— Published 27 October 2021

With 100 days to go, the Beijing 2022 Games remain a mystery

The timing has become a ritual. With 100 days to go before the opening of the Beijing 2022 Winter Games (February 4th to 20th), on Wednesday, October 27th, the Chinese organisers unveiled the Olympic (photo above) and Paralympic medals. A taste of déjà vu.

The Chinese have been promising this for several months: in 100 days, they will offer the world “simple and safe” Winter Games. The medals unveiled in Beijing set the tone. They are round, old-fashioned, and not overly fancy. Simple, then. Their design is identical for the Olympic and Paralympic versions, with one difference: the symbol inlaid on the front: the rings in one case, the “agitos” in the other.

With 100 days to go before the opening of the Games, there has never been such a blur of information surrounding an Olympic event. The Chinese are letting as little information as possible about the event slip through their fingers. They are hiding behind the sanitary context to maintain the mystery.

What do we really know about the Beijing 2022 Winter Games? And, above all, what remains to be discovered? With 100 days to go, we take a look at the certainties and the grey areas of the first Winter Olympics to be held in a city that has already hosted the Summer Games.

What we know

The athletes will be vaccinated. All of them. The only exceptions will be medical. There should not be many. The Chinese have not made it a formal requirement, but the prospect of a 21-day quarantine for the unvaccinated will have the same effect as a military order. The US and Canadian Olympic Committees have already told candidates for selection that they will have to undergo a full vaccination before boarding the plane. The president of the Austrian Ski Federation (ÖSV), Roswitha Stadlober, warned her skiers in all disciplines this week that vaccination against COVID-19 would not be an option, but a requirement, to join the delegation. The British head of mission, Georgie Harland, said on Tuesday, October 26th, that all 57 athletes on the Olympic team would be vaccinated.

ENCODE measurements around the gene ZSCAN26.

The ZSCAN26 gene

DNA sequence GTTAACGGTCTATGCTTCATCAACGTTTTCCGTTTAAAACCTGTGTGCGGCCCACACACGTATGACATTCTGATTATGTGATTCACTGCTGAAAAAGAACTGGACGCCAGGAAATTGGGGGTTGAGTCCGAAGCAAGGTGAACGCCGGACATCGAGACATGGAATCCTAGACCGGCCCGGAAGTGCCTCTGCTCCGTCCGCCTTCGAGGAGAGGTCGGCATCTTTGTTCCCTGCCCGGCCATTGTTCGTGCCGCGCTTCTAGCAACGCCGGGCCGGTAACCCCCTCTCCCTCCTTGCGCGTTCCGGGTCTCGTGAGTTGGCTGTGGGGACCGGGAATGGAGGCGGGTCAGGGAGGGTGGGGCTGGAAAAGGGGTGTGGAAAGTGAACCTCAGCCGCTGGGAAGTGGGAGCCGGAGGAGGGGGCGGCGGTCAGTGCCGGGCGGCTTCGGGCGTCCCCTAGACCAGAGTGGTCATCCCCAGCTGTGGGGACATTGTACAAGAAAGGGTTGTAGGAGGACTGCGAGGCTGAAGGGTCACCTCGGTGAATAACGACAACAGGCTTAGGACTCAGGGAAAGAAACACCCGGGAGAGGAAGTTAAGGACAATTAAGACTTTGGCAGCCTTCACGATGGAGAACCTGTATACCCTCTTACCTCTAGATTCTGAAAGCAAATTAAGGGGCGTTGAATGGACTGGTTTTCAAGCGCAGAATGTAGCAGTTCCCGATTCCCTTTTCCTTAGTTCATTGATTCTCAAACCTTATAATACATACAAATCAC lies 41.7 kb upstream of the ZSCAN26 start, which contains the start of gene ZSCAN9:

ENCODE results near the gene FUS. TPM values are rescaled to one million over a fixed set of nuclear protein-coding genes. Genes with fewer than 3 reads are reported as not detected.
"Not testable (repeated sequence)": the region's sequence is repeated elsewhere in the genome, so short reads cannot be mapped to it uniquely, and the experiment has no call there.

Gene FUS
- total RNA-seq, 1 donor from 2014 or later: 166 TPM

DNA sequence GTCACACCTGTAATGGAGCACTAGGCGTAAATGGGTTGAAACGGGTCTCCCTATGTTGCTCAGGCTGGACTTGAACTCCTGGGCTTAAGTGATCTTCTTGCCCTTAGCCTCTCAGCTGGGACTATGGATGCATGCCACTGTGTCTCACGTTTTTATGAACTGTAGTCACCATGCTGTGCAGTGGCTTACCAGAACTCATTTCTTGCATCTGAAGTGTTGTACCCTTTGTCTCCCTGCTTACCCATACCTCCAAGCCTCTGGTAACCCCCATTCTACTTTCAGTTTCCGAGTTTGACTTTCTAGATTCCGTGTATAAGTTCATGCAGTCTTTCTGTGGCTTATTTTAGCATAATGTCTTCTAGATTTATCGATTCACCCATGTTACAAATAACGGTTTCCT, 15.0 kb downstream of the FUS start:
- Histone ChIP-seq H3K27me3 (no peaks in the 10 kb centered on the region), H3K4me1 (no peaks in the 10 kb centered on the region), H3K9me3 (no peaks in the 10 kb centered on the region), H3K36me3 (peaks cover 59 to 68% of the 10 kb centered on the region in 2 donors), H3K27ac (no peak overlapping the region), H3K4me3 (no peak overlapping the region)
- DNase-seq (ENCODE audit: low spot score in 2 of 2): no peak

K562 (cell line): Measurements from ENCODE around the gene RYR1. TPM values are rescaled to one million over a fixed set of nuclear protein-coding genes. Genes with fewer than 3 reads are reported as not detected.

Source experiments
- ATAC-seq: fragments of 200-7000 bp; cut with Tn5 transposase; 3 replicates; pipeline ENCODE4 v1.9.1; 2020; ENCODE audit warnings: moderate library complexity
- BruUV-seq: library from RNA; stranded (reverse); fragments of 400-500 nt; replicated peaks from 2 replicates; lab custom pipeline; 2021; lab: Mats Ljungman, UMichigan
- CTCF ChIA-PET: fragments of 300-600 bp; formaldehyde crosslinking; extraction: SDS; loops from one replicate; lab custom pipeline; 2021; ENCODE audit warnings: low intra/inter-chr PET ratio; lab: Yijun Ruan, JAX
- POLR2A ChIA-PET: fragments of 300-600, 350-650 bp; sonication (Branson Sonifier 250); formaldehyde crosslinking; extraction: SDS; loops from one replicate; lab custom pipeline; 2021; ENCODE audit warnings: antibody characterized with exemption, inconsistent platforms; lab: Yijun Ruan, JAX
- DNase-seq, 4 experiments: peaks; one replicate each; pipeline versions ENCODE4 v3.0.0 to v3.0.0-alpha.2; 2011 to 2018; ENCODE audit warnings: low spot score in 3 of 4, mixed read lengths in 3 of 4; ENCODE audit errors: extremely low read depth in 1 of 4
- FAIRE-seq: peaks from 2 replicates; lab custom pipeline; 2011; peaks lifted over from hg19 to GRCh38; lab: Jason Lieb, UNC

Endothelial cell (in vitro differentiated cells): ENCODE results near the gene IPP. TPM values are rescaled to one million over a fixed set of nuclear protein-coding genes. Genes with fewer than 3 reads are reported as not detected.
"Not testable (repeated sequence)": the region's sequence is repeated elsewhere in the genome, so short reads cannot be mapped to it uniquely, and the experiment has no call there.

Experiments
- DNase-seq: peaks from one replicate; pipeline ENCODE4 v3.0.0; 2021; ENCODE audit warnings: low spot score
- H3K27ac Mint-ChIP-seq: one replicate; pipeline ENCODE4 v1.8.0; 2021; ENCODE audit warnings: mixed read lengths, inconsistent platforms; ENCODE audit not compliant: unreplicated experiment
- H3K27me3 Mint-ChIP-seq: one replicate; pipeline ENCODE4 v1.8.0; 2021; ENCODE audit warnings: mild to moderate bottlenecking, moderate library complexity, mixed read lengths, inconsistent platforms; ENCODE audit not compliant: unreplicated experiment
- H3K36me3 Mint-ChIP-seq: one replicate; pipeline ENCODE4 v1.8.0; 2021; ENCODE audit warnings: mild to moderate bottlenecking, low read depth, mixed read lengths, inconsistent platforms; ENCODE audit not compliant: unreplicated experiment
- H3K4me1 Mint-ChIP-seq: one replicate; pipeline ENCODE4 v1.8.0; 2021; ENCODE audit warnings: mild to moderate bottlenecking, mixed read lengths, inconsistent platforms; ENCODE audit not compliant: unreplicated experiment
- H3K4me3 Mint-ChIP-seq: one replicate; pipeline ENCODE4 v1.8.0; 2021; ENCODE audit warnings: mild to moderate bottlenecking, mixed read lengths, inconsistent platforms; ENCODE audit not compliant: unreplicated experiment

The bubbles will be airtight. The Beijing Games will take place in three distinct clusters. In Beijing, the two ceremonies, the ice disciplines (skating, hockey and curling), plus snowboarding and big air freestyle. In Yanqing, about 75 km northwest of the capital, alpine skiing, bobsleigh, luge and skeleton, plus the main athletes’ village. In Zhangjiakou, 180 km from Beijing, freestyle skiing, cross-country skiing, ski jumping, Nordic combined and biathlon. Three clusters and as many sanitary bubbles. In each of them, life will take place in a closed circuit, without the slightest interaction with the local population. Screening tests will be held daily. The accredited athletes will not actually be in China, but at the Beijing Winter Games. Away from the world.

The torch relay will be virtual. The Chinese will not take the slightest risk. The torch relay in its usual form, a procession of runners in official uniforms carrying the torch at arm’s length, will last three days. It will be held from February 2nd to 4th and will only visit the three clusters, Zhangjiakou, Yanging and then Beijing. The rest will be virtual. A torch relay to be experienced via streaming. Phew.

What we don’t know

The audience. Officially, the Chinese are still sticking to an optimistic version of the Beijing Winter Games. Not a single spectator from abroad, of course, but the presence at the venues of an audience of Chinese residents. The size of the crowd, if there is to be one, will be known “at a later date”. But all indicators suggest that the closed-door option is far from being ruled out. Ticketing has still not started, 100 days before the opening. The pre-Olympic events currently taking place in China are all being held without a public. The Wuhan and Beijing marathons have been cancelled because of an increase in the number of COVID cases in the country.

The boycott. Barring a very unlikely turn of events, the Beijing 2022 Games will not be boycotted by any country. But official representation at the opening ceremony is more uncertain. In Europe and the US, groups of parliamentarians have called for a diplomatic boycott. Several US athletes have recently spoken out on the issue of human rights in China, denouncing the Beijing regime’s discrimination against Tibet, Uighurs and opponents in Hong Kong. IOC rules will prevent them from expressing an opinion on the podium or the competition field. But it would be surprising if the Beijing Games were not marked, in one way or another, by demonstrations of opposition to China.